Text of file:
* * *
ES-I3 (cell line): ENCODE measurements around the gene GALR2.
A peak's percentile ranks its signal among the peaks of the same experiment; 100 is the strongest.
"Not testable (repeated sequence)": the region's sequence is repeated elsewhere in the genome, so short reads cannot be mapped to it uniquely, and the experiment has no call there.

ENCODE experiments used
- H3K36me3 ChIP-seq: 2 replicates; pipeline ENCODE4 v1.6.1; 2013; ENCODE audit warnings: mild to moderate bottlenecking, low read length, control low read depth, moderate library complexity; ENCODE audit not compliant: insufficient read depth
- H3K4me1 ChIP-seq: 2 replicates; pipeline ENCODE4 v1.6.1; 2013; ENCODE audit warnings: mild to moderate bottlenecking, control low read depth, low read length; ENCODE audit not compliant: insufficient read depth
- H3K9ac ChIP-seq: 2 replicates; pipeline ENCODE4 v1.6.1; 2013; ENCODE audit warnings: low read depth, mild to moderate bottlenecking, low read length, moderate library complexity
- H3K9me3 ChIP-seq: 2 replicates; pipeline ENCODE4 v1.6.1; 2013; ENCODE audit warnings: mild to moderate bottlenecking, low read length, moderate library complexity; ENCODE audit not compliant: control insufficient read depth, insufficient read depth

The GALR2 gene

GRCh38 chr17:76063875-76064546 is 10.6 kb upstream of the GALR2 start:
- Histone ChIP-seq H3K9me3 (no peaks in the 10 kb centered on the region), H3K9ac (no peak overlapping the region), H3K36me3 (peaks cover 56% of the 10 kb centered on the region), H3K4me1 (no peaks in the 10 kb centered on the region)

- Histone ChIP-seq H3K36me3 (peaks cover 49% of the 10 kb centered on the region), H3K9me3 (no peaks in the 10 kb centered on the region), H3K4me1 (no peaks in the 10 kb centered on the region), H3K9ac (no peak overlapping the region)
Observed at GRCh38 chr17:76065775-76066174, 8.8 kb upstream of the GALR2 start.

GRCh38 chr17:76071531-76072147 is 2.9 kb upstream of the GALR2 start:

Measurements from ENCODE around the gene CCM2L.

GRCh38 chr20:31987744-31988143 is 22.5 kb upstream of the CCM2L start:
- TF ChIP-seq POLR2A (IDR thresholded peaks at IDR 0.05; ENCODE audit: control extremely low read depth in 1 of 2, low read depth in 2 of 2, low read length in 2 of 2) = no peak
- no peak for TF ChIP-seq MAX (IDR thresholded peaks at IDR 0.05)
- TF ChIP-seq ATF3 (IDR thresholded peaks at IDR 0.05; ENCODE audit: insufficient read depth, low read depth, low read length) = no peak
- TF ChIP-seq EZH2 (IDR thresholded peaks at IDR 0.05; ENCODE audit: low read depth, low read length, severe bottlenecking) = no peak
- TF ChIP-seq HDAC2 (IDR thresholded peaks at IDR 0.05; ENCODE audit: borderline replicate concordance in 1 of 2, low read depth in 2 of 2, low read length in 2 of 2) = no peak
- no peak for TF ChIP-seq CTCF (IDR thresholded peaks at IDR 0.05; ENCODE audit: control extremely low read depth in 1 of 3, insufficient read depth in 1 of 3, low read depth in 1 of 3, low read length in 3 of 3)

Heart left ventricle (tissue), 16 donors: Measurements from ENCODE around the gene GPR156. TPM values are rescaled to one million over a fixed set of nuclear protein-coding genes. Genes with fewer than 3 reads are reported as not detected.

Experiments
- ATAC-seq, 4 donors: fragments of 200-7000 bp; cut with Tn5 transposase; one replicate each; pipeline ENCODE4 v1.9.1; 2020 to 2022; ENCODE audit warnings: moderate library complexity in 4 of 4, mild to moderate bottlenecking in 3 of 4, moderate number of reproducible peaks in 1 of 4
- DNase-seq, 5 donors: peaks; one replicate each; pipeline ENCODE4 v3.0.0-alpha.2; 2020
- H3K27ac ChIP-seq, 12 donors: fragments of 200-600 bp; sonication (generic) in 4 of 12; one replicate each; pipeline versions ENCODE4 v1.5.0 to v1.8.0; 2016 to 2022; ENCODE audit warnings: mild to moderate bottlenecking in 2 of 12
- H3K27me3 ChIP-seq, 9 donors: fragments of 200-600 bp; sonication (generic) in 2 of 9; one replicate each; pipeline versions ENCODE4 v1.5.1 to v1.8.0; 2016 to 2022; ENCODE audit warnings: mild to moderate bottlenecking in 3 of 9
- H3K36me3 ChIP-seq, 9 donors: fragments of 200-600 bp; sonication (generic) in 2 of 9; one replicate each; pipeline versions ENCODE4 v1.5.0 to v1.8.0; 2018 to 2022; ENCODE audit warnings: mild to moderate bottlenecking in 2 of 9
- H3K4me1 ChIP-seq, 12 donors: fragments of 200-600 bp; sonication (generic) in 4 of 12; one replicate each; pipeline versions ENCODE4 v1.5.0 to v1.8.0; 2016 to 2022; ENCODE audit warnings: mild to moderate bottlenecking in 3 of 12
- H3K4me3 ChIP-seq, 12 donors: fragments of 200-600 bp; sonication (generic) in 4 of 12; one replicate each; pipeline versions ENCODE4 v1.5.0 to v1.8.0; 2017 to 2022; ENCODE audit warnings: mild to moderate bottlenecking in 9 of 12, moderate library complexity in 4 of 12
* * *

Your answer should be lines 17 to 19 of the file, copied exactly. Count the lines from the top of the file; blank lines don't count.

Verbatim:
- TF ChIP-seq POLR2A (IDR thresholded peaks at IDR 0.05; ENCODE audit: control extremely low read depth in 1 of 2, low read depth in 2 of 2, low read length in 2 of 2) = no peak
- no peak for TF ChIP-seq MAX (IDR thresholded peaks at IDR 0.05)
- TF ChIP-seq ATF3 (IDR thresholded peaks at IDR 0.05; ENCODE audit: insufficient read depth, low read depth, low read length) = no peak